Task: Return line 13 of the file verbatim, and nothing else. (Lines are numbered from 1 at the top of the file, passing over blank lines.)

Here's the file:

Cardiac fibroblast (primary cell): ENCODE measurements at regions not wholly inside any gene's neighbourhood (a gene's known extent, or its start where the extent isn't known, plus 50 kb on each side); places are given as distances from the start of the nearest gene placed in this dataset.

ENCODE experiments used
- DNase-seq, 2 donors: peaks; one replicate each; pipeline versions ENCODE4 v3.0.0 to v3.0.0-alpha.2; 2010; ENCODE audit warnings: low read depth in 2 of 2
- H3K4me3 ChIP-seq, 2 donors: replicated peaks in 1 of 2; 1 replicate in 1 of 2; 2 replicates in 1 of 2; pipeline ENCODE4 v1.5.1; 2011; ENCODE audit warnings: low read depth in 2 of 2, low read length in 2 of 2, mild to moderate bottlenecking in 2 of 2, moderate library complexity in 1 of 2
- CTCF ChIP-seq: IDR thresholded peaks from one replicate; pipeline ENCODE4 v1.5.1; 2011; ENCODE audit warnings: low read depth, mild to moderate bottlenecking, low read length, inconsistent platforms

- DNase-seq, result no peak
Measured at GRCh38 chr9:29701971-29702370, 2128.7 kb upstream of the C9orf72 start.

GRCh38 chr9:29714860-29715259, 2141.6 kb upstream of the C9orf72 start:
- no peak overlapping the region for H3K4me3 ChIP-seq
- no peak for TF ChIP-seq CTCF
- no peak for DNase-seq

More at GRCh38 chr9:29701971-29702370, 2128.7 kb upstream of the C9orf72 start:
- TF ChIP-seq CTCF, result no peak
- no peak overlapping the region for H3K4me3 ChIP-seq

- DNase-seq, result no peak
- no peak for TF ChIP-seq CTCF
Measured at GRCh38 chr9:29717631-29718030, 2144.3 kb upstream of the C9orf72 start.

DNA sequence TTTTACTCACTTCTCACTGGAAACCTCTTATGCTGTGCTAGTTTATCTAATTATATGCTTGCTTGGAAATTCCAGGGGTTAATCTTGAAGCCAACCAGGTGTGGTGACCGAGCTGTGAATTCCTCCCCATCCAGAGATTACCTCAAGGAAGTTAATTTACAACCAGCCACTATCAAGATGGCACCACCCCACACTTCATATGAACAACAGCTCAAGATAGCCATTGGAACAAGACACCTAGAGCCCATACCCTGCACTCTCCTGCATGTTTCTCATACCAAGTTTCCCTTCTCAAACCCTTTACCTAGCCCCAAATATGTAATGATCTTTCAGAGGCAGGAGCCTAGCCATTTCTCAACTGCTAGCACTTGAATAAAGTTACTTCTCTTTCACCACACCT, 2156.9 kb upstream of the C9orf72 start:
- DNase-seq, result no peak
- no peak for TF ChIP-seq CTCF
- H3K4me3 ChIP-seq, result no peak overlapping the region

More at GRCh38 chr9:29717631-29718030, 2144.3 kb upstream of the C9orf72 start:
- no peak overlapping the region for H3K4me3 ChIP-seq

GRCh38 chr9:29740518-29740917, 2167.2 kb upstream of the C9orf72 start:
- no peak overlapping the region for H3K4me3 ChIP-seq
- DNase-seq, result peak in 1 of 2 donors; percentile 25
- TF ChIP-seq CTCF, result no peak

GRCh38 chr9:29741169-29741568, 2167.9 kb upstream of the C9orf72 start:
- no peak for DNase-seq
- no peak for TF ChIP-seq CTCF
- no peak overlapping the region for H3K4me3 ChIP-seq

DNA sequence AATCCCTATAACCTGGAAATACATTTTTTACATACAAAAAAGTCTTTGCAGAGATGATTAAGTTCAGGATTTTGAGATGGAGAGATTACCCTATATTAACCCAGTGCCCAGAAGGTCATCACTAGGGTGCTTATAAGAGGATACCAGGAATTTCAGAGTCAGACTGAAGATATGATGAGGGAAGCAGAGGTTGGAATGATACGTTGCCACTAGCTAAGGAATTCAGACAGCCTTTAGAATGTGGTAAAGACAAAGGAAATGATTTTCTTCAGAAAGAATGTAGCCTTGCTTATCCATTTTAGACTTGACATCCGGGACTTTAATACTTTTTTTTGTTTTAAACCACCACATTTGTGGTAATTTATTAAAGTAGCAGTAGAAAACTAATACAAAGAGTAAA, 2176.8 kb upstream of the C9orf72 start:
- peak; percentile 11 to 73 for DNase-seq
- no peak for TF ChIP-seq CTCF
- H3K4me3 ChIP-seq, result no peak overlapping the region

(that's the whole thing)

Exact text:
- TF ChIP-seq CTCF, result no peak